The Tinker standard has been found to apply to school-sponsored student media that have been established as a "public forum" and where student editors are responsible for making content decisions, as well as to independent, or underground, student publications and websites.

Additionally, fourteen states — Arkansas,[33] California,[34] Colorado,[35] Illinois,[36] Iowa,[37] Kansas,[38] Maryland,[39] Massachusetts,[40] Nevada,[41] North Dakota,[42] Oregon,[43] Rhode Island,[44] Vermont,[45] and Washington[46] — have state laws or regulations that offer student media some press freedom protections that should help prevent censorship of surveys. The District of Columbia[47] and Pennsylvania[48] also have Administrative Regulations providing student media protection.


State and federal laws and previous court decisions indicate that anonymous and voluntary surveys that are initiated and conducted by students are legally permissible in most states. Yet, school officials and parents may point to the federal PPRA or state laws to try to censor or prohibit these surveys, especially if they cover topics such as sexual attitudes and religious affiliations. However, to the extent a federal or state law is applied to prohibit student-initiated surveys, the law could violate free expression protections in state law or the First Amendment.

The specific facts and circumstances of the survey could determine whether the school has the right to restrict it. A student newspaper survey is less likely to receive First Amendment protection if school officials regularly play a role in determining the student media's content. However, if students are generally responsible for editing their publication and if the survey is student-initiated, voluntary, anonymous and not disruptive, it should usually present no legal problem. Even so, a student journalist should be familiar with their state’s laws before conducting a student survey on a potentially sensitive topic.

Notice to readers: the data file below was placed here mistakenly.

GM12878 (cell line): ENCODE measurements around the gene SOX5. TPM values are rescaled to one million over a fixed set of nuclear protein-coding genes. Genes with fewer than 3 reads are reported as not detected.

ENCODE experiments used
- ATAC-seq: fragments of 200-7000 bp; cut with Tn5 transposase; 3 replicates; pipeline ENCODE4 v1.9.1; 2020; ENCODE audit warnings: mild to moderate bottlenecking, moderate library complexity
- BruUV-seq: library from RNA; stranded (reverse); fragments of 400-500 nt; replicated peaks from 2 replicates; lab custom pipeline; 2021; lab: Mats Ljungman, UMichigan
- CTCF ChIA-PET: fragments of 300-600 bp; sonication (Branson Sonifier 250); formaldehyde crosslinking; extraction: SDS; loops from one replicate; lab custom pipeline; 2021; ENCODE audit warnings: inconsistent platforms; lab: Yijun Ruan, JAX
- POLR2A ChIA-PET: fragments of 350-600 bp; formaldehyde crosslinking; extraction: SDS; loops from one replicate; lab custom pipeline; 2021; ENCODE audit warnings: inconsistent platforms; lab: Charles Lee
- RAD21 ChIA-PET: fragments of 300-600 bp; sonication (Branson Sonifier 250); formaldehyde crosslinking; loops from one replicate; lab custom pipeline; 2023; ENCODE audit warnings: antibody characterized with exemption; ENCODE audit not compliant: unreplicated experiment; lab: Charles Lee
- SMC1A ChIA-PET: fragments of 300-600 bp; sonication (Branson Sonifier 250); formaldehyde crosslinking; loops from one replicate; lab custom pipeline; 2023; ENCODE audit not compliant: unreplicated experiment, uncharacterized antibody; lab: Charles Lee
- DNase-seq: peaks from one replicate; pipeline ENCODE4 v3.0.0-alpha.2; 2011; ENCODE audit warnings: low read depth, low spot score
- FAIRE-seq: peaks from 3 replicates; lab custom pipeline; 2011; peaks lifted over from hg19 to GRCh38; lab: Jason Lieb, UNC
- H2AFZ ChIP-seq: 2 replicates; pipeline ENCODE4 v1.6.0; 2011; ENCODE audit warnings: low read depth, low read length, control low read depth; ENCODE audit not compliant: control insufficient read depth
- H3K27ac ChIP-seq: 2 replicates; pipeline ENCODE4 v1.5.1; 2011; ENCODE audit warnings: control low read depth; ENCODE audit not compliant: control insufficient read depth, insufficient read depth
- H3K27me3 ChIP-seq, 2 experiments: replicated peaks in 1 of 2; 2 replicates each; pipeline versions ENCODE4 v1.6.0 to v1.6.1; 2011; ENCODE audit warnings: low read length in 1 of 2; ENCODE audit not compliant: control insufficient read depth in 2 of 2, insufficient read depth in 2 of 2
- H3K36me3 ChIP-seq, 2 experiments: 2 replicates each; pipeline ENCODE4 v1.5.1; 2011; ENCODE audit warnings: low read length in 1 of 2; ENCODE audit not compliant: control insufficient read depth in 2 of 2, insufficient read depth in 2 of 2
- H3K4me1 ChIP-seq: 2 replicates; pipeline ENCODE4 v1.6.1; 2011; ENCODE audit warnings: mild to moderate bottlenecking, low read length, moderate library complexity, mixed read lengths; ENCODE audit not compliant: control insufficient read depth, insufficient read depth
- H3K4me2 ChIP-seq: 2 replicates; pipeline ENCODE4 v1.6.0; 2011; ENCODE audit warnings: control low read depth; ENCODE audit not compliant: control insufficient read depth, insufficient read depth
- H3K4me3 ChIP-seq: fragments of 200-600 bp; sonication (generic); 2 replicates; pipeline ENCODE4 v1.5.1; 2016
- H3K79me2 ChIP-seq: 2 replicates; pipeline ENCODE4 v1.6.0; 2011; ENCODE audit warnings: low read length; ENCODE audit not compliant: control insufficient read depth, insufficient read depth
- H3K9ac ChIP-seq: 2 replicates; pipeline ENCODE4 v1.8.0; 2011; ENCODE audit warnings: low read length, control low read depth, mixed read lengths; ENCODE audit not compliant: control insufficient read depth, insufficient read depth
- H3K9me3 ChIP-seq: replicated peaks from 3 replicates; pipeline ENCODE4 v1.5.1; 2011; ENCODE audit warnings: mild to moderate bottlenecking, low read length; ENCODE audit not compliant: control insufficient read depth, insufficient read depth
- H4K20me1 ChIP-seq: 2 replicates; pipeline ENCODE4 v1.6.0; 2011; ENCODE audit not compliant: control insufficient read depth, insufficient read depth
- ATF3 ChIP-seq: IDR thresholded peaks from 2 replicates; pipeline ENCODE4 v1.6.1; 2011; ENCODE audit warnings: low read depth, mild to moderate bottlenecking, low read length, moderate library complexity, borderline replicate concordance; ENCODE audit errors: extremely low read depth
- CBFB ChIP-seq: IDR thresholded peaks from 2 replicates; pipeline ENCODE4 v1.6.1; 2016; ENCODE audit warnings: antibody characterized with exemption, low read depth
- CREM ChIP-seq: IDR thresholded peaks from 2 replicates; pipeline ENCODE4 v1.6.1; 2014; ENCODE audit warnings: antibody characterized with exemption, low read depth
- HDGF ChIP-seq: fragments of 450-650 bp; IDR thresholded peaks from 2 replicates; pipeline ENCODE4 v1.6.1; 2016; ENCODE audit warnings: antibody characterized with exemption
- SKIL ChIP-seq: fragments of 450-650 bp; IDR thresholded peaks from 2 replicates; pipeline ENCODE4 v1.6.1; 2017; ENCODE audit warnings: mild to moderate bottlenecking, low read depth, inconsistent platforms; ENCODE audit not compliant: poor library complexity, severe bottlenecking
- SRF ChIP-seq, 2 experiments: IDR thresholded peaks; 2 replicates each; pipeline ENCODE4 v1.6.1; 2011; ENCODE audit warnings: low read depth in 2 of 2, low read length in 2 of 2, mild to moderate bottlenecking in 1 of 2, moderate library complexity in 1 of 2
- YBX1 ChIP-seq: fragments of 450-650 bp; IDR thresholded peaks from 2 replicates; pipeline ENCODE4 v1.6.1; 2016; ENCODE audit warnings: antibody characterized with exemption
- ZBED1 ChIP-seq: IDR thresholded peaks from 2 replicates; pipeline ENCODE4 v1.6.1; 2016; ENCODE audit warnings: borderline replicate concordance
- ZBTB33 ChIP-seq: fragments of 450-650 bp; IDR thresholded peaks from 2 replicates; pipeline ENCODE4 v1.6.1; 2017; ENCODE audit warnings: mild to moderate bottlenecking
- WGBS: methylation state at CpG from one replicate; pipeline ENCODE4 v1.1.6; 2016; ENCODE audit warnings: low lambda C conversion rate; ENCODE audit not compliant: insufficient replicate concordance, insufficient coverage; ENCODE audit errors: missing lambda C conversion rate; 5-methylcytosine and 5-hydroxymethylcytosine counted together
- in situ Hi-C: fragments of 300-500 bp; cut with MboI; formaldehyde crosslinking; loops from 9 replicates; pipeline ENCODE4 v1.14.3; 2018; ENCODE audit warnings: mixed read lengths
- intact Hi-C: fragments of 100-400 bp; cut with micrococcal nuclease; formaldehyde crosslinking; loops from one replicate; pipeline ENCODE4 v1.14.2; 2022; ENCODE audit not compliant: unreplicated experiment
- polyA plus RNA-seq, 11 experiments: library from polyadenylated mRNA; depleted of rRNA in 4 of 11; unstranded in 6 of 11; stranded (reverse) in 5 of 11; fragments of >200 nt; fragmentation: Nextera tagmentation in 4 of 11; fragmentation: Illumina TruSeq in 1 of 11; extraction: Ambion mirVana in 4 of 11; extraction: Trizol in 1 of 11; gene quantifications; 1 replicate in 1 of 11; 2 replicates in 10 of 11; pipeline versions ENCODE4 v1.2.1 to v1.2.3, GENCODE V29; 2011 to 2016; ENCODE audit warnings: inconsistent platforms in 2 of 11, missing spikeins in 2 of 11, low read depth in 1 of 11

1. 534 U.S. 426, 433 (2002).
  2. 131 F.3d 241, 254 (1st Cir. 1997).
  3. 20 U.S.C. § 1232h(c)(6)(E).
  4. Formal Opinion No. 15-04, 2015 WL 1639597, at *1 (Colo. A.G. Apr. 8, 2015).
  5. 20 USC §1221(c)(1).
  6. 1993 U.S. Dist. LEXIS 13194 (WD Mich. 1993), aff’d, 57 F.3d 1070 (6th Cir. 1995).
  7. Id. at *13.
  8. 281 F.3d 219 (3rd Cir. 2001).
  9. Ridgewood Public Schools, Complaint Nos. H-0159, H-0160, H-0162, H-0163 (Dep't of Educ. Dec. 18, 2001).
  10. Id.
  11. 1993 U.S. Dist. LEXIS 13194 (WD Mich. 1993).
  12. Id. at *17.
  13. 976 F. Supp. 331, 340 (E.D.Pa.1997).
  14. 1997 Alaska Op. Att’y Gen. 189 (1997); 1998 Alaska Op. Att’y Gen. 208 (1998).
  15. K.S.A. 72-7209 (1992).
  16. Formal Opinion No. 15-04, 2015 WL 1639597, at *1 (Colo. A.G. Apr. 8, 2015).
  17. 20 U.S.C. 1232g(a)(5)(A).
  18. 408 U.S. 665 (1972).
  19. Id. at 681.
  20. New Kids on the Block v. New Am. Publ'g, Inc., 745 F. Supp. 1540 (C.D.Ca. 1990) (holding that a telephone survey constituted news gathering and was protected under the First Amendment; In Re The Express-News Corp., 695 F.2d 807 (5th Cir. 1982) (holding that the First Amendment right to gather news includes polling jurors); CBS v. Smith, 681 F.Supp. 794 (S.D.Fla. 1988) (recognizing the right to conduct exit polls).
  21. 745 F. Supp. 1540 (C.D.Ca. 1990).
  22. Id. at 1545.
  23. 563 F.2d 512 (2nd Cir. 1977).
  24. 780 F. Supp. 1048 (E.D. Pa. 1991). The court order was later vacated without opinion. 972 F.2d 1331 (3d Cir. 1992).
  25. Id. at 1053.
  26. 430 F.3d 159 (3d Cir. 2005).
  27. 484 U.S. 260 (1988).
  28. Id. at 273.
  29. 393 U.S. 503 (1969).
  30. Id. at 506.
  31. Id. at 512.
  32. Id. at 513.
  33. A.C.A. § 6-18-1201-1204 (1995). 
  34. California Educ. Code Sec. 48950 (2011).
  35. C.R.S.A. § 22-1-120 (1977).
  36. 105 ILCS 80 (2016).
  37. I.C.A. § 280.22 (1989).
  38. K.S.A. 72-7209 (1992).
  39. MD EDUC § 7-121 (2016).
  40. M.G.L.A. 71 § 82 (1988).
  41. NRS 388.077 (2017).
  42. NDCC § 15-10-55 (2015).
  43. Ore. Rev. Stat. sec. 336.477 (2007).
  44. R.I. Gen. Laws § 16-109-1 to 109-3.
  45. 16 V.S.A. § 1623 (2017).
  46. RCWA 28A.600.0001 and 28B.10.0003
  47. DCMR 2401
  48. 22 Pa. Code § 12.9